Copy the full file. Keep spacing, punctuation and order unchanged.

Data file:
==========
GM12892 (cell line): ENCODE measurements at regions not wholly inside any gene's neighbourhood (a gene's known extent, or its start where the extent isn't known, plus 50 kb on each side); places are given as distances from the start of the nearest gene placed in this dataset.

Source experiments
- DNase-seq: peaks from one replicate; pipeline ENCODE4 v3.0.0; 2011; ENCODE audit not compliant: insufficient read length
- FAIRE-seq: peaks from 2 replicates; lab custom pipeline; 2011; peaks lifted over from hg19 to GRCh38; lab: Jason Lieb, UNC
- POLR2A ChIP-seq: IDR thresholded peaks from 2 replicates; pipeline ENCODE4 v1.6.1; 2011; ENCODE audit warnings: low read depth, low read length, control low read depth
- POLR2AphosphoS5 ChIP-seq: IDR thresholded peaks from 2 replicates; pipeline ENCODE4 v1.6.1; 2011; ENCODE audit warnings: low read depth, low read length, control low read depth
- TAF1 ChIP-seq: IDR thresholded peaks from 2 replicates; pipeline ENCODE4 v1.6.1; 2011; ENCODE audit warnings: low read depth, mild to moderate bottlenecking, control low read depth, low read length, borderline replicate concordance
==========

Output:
GM12892 (cell line): ENCODE measurements at regions not wholly inside any gene's neighbourhood (a gene's known extent, or its start where the extent isn't known, plus 50 kb on each side); places are given as distances from the start of the nearest gene placed in this dataset.

Source experiments
- DNase-seq: peaks from one replicate; pipeline ENCODE4 v3.0.0; 2011; ENCODE audit not compliant: insufficient read length
- FAIRE-seq: peaks from 2 replicates; lab custom pipeline; 2011; peaks lifted over from hg19 to GRCh38; lab: Jason Lieb, UNC
- POLR2A ChIP-seq: IDR thresholded peaks from 2 replicates; pipeline ENCODE4 v1.6.1; 2011; ENCODE audit warnings: low read depth, low read length, control low read depth
- POLR2AphosphoS5 ChIP-seq: IDR thresholded peaks from 2 replicates; pipeline ENCODE4 v1.6.1; 2011; ENCODE audit warnings: low read depth, low read length, control low read depth
- TAF1 ChIP-seq: IDR thresholded peaks from 2 replicates; pipeline ENCODE4 v1.6.1; 2011; ENCODE audit warnings: low read depth, mild to moderate bottlenecking, control low read depth, low read length, borderline replicate concordance